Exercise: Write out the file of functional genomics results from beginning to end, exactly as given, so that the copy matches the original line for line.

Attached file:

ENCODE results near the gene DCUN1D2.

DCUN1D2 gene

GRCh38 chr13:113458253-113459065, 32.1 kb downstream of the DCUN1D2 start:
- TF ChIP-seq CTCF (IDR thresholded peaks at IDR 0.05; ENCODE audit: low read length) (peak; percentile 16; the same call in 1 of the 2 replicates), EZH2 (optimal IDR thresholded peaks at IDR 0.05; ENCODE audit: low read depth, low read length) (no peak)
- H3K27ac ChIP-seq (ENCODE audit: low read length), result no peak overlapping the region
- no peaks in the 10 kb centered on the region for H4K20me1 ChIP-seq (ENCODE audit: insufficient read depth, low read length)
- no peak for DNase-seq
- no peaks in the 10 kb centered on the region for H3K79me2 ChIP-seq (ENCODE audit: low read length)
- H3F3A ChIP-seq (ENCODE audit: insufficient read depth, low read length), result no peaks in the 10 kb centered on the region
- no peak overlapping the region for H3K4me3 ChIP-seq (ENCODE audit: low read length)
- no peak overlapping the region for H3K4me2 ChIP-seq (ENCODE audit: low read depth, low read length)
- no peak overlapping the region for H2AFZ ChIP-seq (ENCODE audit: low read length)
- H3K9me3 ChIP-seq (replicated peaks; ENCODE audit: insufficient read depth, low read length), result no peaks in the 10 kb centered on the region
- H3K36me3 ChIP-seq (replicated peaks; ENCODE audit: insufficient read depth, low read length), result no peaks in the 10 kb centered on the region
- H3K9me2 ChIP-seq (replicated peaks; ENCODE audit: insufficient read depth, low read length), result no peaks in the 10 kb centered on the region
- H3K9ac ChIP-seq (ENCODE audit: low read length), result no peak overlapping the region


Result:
ENCODE results near the gene DCUN1D2.

DCUN1D2 gene

GRCh38 chr13:113458253-113459065, 32.1 kb downstream of the DCUN1D2 start:
- TF ChIP-seq CTCF (IDR thresholded peaks at IDR 0.05; ENCODE audit: low read length) (peak; percentile 16; the same call in 1 of the 2 replicates), EZH2 (optimal IDR thresholded peaks at IDR 0.05; ENCODE audit: low read depth, low read length) (no peak)
- H3K27ac ChIP-seq (ENCODE audit: low read length), result no peak overlapping the region
- no peaks in the 10 kb centered on the region for H4K20me1 ChIP-seq (ENCODE audit: insufficient read depth, low read length)
- no peak for DNase-seq
- no peaks in the 10 kb centered on the region for H3K79me2 ChIP-seq (ENCODE audit: low read length)
- H3F3A ChIP-seq (ENCODE audit: insufficient read depth, low read length), result no peaks in the 10 kb centered on the region
- no peak overlapping the region for H3K4me3 ChIP-seq (ENCODE audit: low read length)
- no peak overlapping the region for H3K4me2 ChIP-seq (ENCODE audit: low read depth, low read length)
- no peak overlapping the region for H2AFZ ChIP-seq (ENCODE audit: low read length)
- H3K9me3 ChIP-seq (replicated peaks; ENCODE audit: insufficient read depth, low read length), result no peaks in the 10 kb centered on the region
- H3K36me3 ChIP-seq (replicated peaks; ENCODE audit: insufficient read depth, low read length), result no peaks in the 10 kb centered on the region
- H3K9me2 ChIP-seq (replicated peaks; ENCODE audit: insufficient read depth, low read length), result no peaks in the 10 kb centered on the region
- H3K9ac ChIP-seq (ENCODE audit: low read length), result no peak overlapping the region